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Joyce Wan, talented author/illustrator of “Greetings from Kiwi and Pear,” stops by the blog today to recap the recent NJ-SCBWI annual conference. I couldn’t attend this year so Joyce offered to share the juicy details. (Get it? Kiwi and pear…juicy? Ugh, stick to humor in picture books, Tara.)

Take it away, Joyce!

It was my first time attending the New Jersey SCBWI Annual Conference and it was such a blast! There were intensives, workshops, lunches with editors/agents/art directors, a book fair, a juried art show, a raffle, auctions, one-on-one critiques, agent pitch sessions and portfolio reviews galore. A whopping 22 publishing houses/agents were represented. A round of applause to Kathy Temean (NJ-SCBWI RA), Laurie Wallmark (Assistant RA) and all the volunteers for coordinating such an amazing and well-organized event. The conference was informational yet inspiring and I left Princeton feeling excited and energized!

Highlights from two of the workshops I attended which stood out in my mind:

Sure it’s Cute, But Will it Sell?
Steve Meltzer
Associate Publisher/Executive Managing Editor
Dial, Dutton, & Celebra

He provided us with information on the business side of the industry and a snapshot of the current picture book market. The market is made up of four types of buyers:

  1. Independent Retailers
  2. Mass Market Retailers
  3. Institutional (Libraries and Schools)
  4. Book Clubs/Fairs

You want to write a book that hits ALL markets. Examples of current books that are hitting all markets:

  • Skippyjon Jones
  • Fancy Nancy
  • Ladybug Girl
  • Llama Llama Red Pajama

As mentioned in the recent #pblitchat on Twitter, Meltzer is looking for character-driven stories: stories with quirky characters that are unusual and original but realistic. Character stories invite sequels, branding, and licensing opportunities.

Finally, he suggested that writers should be able to pitch their story in one sentence. Compare it to something successful but then tell him how it’s different (ex. Like Skippyjon Jones but with whales).

Picture Books – What Works
Sudipta Bardhan-Quallen
Author of 13 picture books and seven non-fiction books

Picture books should be 650 words or less. Story should consist of a character that has a conflict and makes three failed attempts to solve the problem and then has a successful attempt on the fourth try. The end of the book must surprise the reader (a twist), extending the story beyond the story, which makes the book re-readable. Although she did mention that there are no hard and fast rules to picture book writing–and that these are just what, in her experience, has worked for her–I do think it’s a handy little formula to follow for those of us beginning our journey in the world of picture books! Another little trick that can help add tension to any story is to add a ticking clock of some sort: the character has to reach the goal by a certain time (ex. by bedtime, by sundown, etc.).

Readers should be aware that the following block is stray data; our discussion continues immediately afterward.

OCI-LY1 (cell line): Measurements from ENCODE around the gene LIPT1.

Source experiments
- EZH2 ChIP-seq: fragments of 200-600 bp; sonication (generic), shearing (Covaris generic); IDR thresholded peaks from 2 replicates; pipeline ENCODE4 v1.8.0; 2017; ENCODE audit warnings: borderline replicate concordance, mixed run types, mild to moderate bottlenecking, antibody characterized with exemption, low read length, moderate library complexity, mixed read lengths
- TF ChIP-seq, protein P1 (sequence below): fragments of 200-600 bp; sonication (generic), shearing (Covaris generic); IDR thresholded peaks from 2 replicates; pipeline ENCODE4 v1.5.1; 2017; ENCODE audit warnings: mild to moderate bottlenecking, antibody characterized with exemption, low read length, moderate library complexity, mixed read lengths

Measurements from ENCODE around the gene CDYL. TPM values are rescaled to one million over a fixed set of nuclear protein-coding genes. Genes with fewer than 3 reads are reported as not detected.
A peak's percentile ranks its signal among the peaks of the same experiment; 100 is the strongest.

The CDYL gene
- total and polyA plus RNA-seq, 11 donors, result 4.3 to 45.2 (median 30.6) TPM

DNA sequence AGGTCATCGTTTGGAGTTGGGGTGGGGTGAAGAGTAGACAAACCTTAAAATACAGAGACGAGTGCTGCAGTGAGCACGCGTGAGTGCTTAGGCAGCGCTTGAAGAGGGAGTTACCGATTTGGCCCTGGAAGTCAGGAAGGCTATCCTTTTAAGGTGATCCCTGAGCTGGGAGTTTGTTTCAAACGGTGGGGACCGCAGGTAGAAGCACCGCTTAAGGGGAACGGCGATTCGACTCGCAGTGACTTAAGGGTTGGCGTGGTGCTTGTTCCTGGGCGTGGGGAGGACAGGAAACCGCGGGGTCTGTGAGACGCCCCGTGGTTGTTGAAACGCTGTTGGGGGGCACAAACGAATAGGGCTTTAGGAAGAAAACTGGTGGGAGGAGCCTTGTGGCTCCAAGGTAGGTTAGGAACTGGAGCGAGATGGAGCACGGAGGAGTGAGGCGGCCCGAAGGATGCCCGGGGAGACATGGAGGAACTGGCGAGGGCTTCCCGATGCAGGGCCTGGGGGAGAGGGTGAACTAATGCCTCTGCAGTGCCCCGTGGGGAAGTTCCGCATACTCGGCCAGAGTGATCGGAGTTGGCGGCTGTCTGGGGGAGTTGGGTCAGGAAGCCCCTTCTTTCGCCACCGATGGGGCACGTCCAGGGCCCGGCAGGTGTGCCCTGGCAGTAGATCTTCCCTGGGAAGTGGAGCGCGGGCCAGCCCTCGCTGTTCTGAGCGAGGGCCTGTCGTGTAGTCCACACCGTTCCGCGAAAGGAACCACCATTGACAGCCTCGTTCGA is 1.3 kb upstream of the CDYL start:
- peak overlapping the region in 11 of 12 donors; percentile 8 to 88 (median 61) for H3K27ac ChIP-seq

In addition to the workshops, there were two really inspiring keynote presentations at the lunches given on the first day by David L. Harrison, author of 80 children’s books, and on the second day by Catherine Gilbert Murdock, author of Dairy Queen and other books. David Harrison reminded us all why we do what we do, which is to create literature for young people. Catherine Gilbert Murdock charmed us all with her self-deprecating humor and shared with us how her journey to becoming a successful author started in a not-so-successful career in screenwriting.

There was also a juried art show organized by Leeza Hernandez, which was a first for the NJ SCBWI conference. You can read about the winners of the art show and view some of their beautiful artwork on Kathy Temean’s blog.

I submitted this piece for the art show which is a scene from my picture book that came out last year called Greetings from Kiwi and Pear.

I had fun being part of such a visual part of the conference and even had a fellow attendee email me after the show saying how much she loved my work and what a bummer it was that we didn’t get to chat during the conference.

One of the best parts of the conference was the one-on-one critique with the editor/agent. I thought the one-on-ones alone were worth the price of the conference. The editor I had my critique with gave me very insightful feedback and ideas. I showed her the picture book dummy that went with the manuscript I submitted for the critique along with my picture book that came out last year and even my Wanart catalog so that she could get a better sense of my illustration style. She liked my picture book dummy so much she actually asked to keep it along with my catalog–how exciting!

One fun side note is that there was a High School prom at the hotel the first night of the conference. I got quite nostalgic at dinner watching all the kids in their tuxedos and glittering gowns make their grand appearances in the hotel lobby–it was quite a spectacle and felt like dinner theater!

Overall, the conference was fantastic in every way from the top notch venue (there were koi ponds in the atrium!) to the high calibur faculty. I’m already looking forward to next year!

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